Edge cases

A few months ago, the parking garage at the San Jose airport ate my credit card. There was noone at the exit so I parked and went hunting for someone who could help me. When I finally found someone, they kindly ejected my card and explained that their machines use a light to detect when you insert your card. Since my card is made of clear plastic, the light shone right through causing the machine to think the slot was still empty.

It’s an obvious oversight, but who do you blame? American Express? The company that made the parking garage payment system? I’m not sure, but I don’t use that card in automated machines anymore.

That experience reminded me of the importance of thinking though edge cases. Most people don’t have clear credit cards, but for those that do, it’s important that they work everywhere. A good software developer can build an application that works 95% of the time. A great one will think of all the unique edge cases (like clear credit cards) and build systems that are smart enough to handle them. At Torbit, we automatically transform websites so they load faster. It’s a tricky process and there are hundreds of edge cases that could trip us up. I often get asked how we compare to various competitors. For us, the big differentator is that last 5%. It’s being smart enough to know what to do with broken CSS or how to handle JavaScript that’s missing a very important semi-colon. It means we do the right thing even when you send us a JPEG with a “text/html” content type.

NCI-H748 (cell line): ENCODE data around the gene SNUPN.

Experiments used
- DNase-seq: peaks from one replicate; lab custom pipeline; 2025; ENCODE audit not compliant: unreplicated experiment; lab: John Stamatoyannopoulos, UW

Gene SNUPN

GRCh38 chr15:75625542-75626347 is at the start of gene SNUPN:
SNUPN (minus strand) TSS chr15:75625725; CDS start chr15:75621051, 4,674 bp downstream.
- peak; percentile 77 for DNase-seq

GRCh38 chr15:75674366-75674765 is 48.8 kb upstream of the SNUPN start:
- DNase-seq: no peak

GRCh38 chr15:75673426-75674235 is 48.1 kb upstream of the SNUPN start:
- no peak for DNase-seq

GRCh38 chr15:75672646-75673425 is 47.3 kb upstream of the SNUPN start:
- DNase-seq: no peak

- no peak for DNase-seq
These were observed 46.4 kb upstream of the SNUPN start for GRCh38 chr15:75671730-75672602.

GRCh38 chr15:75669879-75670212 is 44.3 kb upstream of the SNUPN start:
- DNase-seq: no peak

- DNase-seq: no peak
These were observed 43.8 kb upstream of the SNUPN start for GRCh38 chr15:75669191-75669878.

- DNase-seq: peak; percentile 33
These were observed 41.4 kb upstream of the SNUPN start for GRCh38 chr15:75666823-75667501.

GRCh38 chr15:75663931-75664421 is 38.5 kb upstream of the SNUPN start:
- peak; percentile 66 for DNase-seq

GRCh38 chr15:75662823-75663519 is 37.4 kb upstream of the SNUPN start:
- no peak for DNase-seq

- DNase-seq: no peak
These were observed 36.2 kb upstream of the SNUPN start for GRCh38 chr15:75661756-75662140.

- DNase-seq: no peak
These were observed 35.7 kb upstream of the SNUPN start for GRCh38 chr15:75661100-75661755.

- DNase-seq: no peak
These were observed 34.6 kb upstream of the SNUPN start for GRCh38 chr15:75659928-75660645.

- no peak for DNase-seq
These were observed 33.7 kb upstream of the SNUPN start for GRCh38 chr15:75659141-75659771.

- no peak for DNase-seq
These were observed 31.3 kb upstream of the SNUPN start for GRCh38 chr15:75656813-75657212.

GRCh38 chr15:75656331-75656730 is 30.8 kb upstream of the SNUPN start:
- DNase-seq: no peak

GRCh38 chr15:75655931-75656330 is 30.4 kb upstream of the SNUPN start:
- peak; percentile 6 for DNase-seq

The last 5% is the hardest part, but oftentimes, it’s the most important.